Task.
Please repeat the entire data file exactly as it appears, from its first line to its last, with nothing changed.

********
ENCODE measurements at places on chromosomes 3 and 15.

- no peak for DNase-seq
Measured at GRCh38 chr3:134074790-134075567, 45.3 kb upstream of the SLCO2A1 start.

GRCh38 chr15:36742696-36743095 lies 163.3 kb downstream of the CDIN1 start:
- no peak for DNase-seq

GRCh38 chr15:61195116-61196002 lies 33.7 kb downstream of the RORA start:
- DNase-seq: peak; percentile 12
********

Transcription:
ENCODE measurements at places on chromosomes 3 and 15.

- no peak for DNase-seq
Measured at GRCh38 chr3:134074790-134075567, 45.3 kb upstream of the SLCO2A1 start.

GRCh38 chr15:36742696-36743095 lies 163.3 kb downstream of the CDIN1 start:
- no peak for DNase-seq

GRCh38 chr15:61195116-61196002 lies 33.7 kb downstream of the RORA start:
- DNase-seq: peak; percentile 12